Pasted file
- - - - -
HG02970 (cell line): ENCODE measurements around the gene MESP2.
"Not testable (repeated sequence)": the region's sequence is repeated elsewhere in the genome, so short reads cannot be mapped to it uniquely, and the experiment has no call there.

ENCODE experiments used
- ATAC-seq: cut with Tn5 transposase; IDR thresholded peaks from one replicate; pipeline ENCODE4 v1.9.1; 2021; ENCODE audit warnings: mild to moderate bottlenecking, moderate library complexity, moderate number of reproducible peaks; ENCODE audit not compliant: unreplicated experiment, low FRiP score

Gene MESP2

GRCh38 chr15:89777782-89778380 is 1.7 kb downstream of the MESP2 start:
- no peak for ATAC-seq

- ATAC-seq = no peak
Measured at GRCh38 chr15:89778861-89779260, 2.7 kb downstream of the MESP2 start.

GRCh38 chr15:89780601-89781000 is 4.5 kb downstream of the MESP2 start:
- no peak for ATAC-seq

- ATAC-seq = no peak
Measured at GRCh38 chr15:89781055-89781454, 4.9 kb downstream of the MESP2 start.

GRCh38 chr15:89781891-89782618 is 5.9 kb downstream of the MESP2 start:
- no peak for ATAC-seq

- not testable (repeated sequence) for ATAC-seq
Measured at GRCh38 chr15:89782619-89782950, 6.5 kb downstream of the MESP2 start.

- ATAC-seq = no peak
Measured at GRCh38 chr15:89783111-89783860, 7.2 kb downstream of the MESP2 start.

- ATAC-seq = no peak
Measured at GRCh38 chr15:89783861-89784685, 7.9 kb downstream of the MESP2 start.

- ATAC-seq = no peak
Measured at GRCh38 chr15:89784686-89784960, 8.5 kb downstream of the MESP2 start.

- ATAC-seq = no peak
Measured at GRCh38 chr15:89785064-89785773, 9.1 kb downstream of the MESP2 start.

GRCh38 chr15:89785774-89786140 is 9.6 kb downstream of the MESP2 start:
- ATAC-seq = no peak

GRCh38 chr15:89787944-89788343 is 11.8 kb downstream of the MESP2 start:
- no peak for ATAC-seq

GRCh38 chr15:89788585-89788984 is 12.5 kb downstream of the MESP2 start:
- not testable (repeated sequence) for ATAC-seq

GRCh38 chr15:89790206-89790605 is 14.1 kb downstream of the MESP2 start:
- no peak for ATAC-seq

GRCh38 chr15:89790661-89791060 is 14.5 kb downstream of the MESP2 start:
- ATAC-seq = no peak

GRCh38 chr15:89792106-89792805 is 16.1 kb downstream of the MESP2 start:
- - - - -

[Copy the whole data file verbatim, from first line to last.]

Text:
HG02970 (cell line): ENCODE measurements around the gene MESP2.
"Not testable (repeated sequence)": the region's sequence is repeated elsewhere in the genome, so short reads cannot be mapped to it uniquely, and the experiment has no call there.

ENCODE experiments used
- ATAC-seq: cut with Tn5 transposase; IDR thresholded peaks from one replicate; pipeline ENCODE4 v1.9.1; 2021; ENCODE audit warnings: mild to moderate bottlenecking, moderate library complexity, moderate number of reproducible peaks; ENCODE audit not compliant: unreplicated experiment, low FRiP score

Gene MESP2

GRCh38 chr15:89777782-89778380 is 1.7 kb downstream of the MESP2 start:
- no peak for ATAC-seq

- ATAC-seq = no peak
Measured at GRCh38 chr15:89778861-89779260, 2.7 kb downstream of the MESP2 start.

GRCh38 chr15:89780601-89781000 is 4.5 kb downstream of the MESP2 start:
- no peak for ATAC-seq

- ATAC-seq = no peak
Measured at GRCh38 chr15:89781055-89781454, 4.9 kb downstream of the MESP2 start.

GRCh38 chr15:89781891-89782618 is 5.9 kb downstream of the MESP2 start:
- no peak for ATAC-seq

- not testable (repeated sequence) for ATAC-seq
Measured at GRCh38 chr15:89782619-89782950, 6.5 kb downstream of the MESP2 start.

- ATAC-seq = no peak
Measured at GRCh38 chr15:89783111-89783860, 7.2 kb downstream of the MESP2 start.

- ATAC-seq = no peak
Measured at GRCh38 chr15:89783861-89784685, 7.9 kb downstream of the MESP2 start.

- ATAC-seq = no peak
Measured at GRCh38 chr15:89784686-89784960, 8.5 kb downstream of the MESP2 start.

- ATAC-seq = no peak
Measured at GRCh38 chr15:89785064-89785773, 9.1 kb downstream of the MESP2 start.

GRCh38 chr15:89785774-89786140 is 9.6 kb downstream of the MESP2 start:
- ATAC-seq = no peak

GRCh38 chr15:89787944-89788343 is 11.8 kb downstream of the MESP2 start:
- no peak for ATAC-seq

GRCh38 chr15:89788585-89788984 is 12.5 kb downstream of the MESP2 start:
- not testable (repeated sequence) for ATAC-seq

GRCh38 chr15:89790206-89790605 is 14.1 kb downstream of the MESP2 start:
- no peak for ATAC-seq

GRCh38 chr15:89790661-89791060 is 14.5 kb downstream of the MESP2 start:
- ATAC-seq = no peak

GRCh38 chr15:89792106-89792805 is 16.1 kb downstream of the MESP2 start: